Magazine for the professional limousine, charter and tour industry.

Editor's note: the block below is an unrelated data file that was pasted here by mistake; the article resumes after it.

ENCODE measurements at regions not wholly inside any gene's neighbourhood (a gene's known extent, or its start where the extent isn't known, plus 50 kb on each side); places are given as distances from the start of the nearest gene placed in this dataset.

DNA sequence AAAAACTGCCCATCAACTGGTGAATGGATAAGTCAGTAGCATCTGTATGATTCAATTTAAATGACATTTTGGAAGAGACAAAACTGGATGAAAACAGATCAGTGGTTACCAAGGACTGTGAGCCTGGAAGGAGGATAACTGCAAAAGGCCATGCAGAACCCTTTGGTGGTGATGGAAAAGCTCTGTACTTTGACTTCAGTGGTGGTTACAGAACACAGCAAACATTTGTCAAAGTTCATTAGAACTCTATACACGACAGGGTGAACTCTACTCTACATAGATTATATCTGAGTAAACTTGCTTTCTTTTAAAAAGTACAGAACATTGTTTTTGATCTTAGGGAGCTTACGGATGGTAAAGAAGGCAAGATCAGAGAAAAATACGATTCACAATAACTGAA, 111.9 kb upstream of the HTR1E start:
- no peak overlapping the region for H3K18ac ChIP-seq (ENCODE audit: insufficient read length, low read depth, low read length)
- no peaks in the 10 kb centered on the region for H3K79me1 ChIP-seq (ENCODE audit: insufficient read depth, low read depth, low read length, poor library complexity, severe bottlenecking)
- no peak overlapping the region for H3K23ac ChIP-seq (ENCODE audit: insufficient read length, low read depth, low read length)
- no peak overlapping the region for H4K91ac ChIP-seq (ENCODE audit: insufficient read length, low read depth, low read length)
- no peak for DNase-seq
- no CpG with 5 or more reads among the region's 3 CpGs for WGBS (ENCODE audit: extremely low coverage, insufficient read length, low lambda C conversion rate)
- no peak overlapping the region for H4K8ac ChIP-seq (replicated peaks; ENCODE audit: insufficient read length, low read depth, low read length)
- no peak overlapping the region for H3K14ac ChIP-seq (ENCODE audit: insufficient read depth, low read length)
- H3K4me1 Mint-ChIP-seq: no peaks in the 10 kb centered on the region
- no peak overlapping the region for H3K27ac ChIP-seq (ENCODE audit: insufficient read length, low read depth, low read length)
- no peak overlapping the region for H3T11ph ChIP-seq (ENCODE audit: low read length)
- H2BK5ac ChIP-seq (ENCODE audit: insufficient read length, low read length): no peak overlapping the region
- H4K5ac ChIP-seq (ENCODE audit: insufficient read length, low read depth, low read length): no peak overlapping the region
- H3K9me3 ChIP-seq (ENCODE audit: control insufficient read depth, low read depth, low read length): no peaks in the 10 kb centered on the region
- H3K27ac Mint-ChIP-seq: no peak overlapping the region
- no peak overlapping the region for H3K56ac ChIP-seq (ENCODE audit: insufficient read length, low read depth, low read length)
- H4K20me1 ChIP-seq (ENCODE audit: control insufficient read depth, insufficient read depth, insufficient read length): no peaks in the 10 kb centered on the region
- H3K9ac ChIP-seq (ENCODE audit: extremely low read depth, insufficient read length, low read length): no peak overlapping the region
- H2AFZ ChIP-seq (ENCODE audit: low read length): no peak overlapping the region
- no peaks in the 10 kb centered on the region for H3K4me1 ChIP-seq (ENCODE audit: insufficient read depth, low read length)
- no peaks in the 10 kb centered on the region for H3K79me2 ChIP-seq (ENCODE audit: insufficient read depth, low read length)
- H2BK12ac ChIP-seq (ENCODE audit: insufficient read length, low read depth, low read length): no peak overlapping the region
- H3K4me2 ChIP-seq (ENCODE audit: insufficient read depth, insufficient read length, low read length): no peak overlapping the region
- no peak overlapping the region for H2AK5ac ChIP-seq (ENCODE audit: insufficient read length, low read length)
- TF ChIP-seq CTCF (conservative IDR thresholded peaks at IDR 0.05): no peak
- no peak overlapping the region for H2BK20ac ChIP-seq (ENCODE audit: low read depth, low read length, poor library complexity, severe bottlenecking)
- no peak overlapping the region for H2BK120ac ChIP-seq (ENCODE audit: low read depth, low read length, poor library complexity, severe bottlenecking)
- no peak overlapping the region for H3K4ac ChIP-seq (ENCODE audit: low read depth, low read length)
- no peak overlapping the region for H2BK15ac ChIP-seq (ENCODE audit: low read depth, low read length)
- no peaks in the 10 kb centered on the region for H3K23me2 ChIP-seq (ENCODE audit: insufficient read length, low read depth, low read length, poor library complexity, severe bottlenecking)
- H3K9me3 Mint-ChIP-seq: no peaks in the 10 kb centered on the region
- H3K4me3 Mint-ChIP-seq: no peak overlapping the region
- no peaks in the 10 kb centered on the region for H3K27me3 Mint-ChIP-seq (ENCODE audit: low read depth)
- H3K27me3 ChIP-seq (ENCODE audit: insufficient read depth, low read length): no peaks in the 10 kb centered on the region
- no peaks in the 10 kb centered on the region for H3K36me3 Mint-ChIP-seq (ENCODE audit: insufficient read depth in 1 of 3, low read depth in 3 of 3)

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58 LIMOUSINE, CHARTER & TOUR SEPTEMBER 2016 WWW.LCTMAG.COM Presidents Q&A: A Conversation With Rick Versace By Tom Halligan, LCT East Coast editor LCT: When and why did you get started in the business? VERSACE: I started in 1985, and it was kind of a fluke. I worked at night on Wall Street at Kidder Peabody while earning my Bachelor's in finance and invest- ments. When I graduated, they offered me a new position, but the money wasn't what I expected, so I bluffed them and told them I had a much better offer from another firm. Well, I bluffed myself right out of a job. It was just before Christ- mas, so I figured I'd make some money driving for a car service in Bay Ridge Brooklyn until I found a new job. Well the first day I showed up for work, the dispatcher wasn't there. I called the owner and he came around and stuck me behind the desk to dispatch. Even though I didn't have a clue, it wasn't hard to fig- ure out. It was something out of an old movie — pinball machines, slot machines, bookies hanging out — all in a 10' x 15' office on 69th Street and Fourth Avenue. I was anxious to get back to Wall Street, but the owners begged me to stay, so I made them a proposition. I said if I brought sales to a certain number in six months they would have to give me a percent- age ownership in the business. Fast for- ward, I reached the numbers and shortly later bought out most of the remaining partners and later opened offices in Park Slope, Bed Sty, and Staten Island. LCT: How did you first get involved in advocacy for the industry and the FLA? VERSACE: When I lived in New York, I was invited to serve on the New York Taxi & Limousine Commission Livery Advisory Board. I also served as an ad- visor to Mayors David Dinkins and Rudy Giuliani. I was one of the co-founders of the Livery Owners Coalition of New York, which represented the needs of the industry before the NYC Council. I met a lot of interesting people includ- ing Bill and Hillary Clinton as well as Donald Trump. When my wife Peggy and I moved to Palm Beach with our five kids, it didn't take long for me to get back into the business and join the Florida Limousine Association, which was led by Carla Boraday. LCT: What advice can you give other lead- ers to build a strong statewide association? VERSACE: I have always noticed the most successful companies are involved in their industry associations. Regu- lar communication through email or newsletter is essential, with important updates and useful information. A good board of directors is also vital to make a good association. It can't be about ego, and you cannot judge other people because they don't think the way you do. Emphasize best practices and edu- cational content at your meetings, and INDUSTRY ASSOCIATIONS I SEPTEMBER 2016 encourage members only to farm out to fellow members. Stay clear of the politics and petty rivalries. LCT: You attend every industry trade show and event — and contribute to ses- sions, panels, etc. What motivates you to give back so much to the industry? VERSACE: You're really only as strong as your industry. Sharing information and techniques helps our fellow operators do better. When they succeed, we all succeed. When you have to farm out a job, you don't want to worry if the operator is up to par. Industry standards mean something now, which is refresh- ing. The industry has come a long way with the help of groups such as the National Limousine Association (NLA) and the Taxi Limousine Paratransit As- sociation (TLPA). The level of profes- sionalism is amazing. Attending trade shows is like getting a master's degree in passenger logistics. These shows are priceless in educational content and networking. I attend as many sessions as possible, and always learn something new and interesting. LCT: What is your advice for the new generation of operators as to why they need to get involved in associations and advocate for the industry? VERSACE: New or old operator, you have made a substantial investment in your business. Your investment consists of time, money, and personal sacrifice; you need to protect that investment. The best way to protect it is to get out there and fight for it. You can't hide in your office and expect someone else to do it for you. You need to get involved. You need to be there, even if you don't say anything your support speaks vol- umes. It's just good business. LCT: So what do you like to do in your downtime (if you have any!)? VERSACE: I love my family, and we are always together, so if you're inviting us over be prepared for 20 people! I love to golf and fish. I am a songwriter and play guitar and piano. When my three girls got married, I sang them each a song I wrote especially for them instead of the standard wedding toast, but I'm not quitting my day job. TOM HALLIGAN is LCT East Coast editor, based in Marlton, N.J. He travels regularly to industry association meetings in the eastern U.S. Tom can be reached at firstname.lastname@example.org. The 30-year industry veteran and Florida Limousine Association president is a leading advocate for the industry and heads up one of the most active limousine industry trade groups. FLA President Rick Versace updates members on TNCs and other issues at the association's May 2016 quarterly meeting in Fort Lauderdale, Fla.